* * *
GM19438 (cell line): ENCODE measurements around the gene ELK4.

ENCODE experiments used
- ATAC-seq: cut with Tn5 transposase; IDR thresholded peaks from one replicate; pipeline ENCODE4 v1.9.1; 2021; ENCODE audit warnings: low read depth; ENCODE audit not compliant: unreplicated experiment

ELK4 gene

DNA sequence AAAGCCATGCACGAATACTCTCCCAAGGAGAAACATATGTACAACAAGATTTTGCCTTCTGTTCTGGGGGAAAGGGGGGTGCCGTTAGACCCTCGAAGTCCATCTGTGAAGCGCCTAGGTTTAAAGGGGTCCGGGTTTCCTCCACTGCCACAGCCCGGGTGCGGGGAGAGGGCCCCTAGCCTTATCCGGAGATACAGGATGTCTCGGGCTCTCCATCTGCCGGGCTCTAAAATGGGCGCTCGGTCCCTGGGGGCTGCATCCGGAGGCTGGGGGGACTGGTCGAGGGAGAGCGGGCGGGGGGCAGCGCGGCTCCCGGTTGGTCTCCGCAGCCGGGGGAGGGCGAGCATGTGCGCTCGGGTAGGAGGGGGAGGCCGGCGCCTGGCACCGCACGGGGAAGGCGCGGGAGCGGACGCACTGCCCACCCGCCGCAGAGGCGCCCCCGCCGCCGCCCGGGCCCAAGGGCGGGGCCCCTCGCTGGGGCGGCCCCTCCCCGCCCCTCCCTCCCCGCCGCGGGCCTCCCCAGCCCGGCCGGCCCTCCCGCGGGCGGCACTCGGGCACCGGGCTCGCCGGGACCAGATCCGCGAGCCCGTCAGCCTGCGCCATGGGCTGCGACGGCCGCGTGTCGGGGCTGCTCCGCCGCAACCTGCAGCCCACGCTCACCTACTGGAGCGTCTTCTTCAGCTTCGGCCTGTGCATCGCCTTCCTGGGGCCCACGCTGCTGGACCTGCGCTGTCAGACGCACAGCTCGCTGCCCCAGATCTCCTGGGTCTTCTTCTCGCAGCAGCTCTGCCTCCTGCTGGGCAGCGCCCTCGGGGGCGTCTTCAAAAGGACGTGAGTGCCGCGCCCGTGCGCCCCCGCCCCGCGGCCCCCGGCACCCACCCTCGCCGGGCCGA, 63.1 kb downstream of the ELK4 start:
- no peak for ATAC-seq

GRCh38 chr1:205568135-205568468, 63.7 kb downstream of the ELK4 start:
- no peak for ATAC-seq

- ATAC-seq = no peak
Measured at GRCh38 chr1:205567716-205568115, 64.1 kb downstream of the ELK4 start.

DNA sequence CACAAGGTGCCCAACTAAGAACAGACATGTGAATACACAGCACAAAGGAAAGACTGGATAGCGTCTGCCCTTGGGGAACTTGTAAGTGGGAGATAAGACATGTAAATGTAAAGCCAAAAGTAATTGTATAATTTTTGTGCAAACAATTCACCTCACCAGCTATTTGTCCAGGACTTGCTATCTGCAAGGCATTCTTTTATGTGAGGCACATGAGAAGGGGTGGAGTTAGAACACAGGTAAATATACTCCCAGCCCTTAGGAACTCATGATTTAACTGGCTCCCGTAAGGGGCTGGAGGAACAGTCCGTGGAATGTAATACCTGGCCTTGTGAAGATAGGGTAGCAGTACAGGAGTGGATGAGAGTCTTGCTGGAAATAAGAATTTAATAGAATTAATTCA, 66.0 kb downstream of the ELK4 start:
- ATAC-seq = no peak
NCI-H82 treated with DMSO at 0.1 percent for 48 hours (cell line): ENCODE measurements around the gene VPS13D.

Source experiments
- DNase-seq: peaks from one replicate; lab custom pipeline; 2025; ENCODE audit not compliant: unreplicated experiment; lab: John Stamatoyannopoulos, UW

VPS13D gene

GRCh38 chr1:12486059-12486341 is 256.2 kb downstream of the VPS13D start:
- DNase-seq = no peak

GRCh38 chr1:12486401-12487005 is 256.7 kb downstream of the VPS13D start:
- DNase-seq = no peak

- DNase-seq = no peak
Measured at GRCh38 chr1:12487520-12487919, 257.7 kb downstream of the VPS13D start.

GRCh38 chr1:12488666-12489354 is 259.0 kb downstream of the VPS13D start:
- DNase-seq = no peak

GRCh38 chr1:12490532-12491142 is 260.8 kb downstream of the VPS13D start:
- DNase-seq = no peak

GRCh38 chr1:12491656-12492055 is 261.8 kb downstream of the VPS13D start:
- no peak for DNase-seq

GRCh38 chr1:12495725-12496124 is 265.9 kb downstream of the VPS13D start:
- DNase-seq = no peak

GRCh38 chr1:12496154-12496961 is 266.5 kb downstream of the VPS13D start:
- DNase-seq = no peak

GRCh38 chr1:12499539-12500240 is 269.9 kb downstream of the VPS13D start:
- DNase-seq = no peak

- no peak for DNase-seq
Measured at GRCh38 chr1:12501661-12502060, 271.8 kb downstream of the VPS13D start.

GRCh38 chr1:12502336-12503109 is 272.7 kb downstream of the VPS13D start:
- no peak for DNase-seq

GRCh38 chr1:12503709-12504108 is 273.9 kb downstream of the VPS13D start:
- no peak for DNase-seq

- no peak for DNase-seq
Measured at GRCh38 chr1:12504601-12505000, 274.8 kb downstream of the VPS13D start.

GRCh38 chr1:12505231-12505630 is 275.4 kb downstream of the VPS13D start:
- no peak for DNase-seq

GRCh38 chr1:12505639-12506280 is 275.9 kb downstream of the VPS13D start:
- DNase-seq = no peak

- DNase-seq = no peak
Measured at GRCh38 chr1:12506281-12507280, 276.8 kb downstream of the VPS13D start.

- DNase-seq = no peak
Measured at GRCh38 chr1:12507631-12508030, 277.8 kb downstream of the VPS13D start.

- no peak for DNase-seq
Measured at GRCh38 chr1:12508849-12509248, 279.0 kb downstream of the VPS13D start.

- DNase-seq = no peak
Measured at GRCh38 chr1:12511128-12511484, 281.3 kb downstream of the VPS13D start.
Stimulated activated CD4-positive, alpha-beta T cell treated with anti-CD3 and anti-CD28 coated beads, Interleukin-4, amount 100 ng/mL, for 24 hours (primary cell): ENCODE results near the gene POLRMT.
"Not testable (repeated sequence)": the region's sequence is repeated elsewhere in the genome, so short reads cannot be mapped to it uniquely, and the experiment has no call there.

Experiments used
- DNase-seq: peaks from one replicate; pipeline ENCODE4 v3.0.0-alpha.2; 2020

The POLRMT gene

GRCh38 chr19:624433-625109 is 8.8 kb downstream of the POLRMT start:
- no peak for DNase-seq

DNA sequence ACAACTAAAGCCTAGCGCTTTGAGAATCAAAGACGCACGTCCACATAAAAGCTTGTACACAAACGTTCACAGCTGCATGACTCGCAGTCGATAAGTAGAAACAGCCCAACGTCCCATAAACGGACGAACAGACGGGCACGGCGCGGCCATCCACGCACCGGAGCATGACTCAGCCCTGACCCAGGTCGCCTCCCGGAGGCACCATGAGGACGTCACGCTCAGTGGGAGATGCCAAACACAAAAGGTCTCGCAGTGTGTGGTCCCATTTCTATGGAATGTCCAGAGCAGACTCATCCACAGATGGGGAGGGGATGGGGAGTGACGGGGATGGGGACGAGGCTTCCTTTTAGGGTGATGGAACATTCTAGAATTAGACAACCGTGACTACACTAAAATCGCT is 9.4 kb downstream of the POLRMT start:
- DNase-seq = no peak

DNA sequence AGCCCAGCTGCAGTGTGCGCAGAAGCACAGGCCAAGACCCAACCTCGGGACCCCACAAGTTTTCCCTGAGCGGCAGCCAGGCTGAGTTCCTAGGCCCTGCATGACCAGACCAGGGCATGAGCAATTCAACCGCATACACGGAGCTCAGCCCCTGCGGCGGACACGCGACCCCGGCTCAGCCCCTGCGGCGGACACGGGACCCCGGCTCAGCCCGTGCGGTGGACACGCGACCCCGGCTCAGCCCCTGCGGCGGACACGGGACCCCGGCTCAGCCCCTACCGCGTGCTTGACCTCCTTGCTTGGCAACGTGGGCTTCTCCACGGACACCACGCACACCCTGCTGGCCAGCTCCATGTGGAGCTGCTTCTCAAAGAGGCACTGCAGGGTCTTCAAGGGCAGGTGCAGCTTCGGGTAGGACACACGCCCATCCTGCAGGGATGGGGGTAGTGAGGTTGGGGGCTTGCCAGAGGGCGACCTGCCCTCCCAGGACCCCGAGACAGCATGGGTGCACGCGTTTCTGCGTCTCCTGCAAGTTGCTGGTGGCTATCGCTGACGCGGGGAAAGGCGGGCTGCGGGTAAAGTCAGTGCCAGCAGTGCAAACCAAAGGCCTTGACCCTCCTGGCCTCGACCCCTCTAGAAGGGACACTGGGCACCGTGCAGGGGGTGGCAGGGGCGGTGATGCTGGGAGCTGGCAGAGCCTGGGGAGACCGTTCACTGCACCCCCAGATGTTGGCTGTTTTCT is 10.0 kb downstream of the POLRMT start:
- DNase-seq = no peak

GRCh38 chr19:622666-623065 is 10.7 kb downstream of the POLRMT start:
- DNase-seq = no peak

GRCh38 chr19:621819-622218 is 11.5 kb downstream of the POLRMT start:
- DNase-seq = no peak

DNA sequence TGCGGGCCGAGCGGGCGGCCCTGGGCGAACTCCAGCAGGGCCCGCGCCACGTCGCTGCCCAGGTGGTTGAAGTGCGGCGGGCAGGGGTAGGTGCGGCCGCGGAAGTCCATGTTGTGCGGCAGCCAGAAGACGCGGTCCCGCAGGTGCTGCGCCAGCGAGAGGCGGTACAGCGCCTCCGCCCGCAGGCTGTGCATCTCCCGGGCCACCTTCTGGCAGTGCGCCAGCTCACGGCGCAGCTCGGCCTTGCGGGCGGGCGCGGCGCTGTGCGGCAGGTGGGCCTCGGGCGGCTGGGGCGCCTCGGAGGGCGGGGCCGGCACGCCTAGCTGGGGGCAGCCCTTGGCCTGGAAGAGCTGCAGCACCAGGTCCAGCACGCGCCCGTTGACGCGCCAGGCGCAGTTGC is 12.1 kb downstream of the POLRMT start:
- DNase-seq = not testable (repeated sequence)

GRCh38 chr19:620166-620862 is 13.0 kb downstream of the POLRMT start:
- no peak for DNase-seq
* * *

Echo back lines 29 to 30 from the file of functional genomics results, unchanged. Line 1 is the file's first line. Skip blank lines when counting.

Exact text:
GRCh38 chr1:12495725-12496124 is 265.9 kb downstream of the VPS13D start:
- DNase-seq = no peak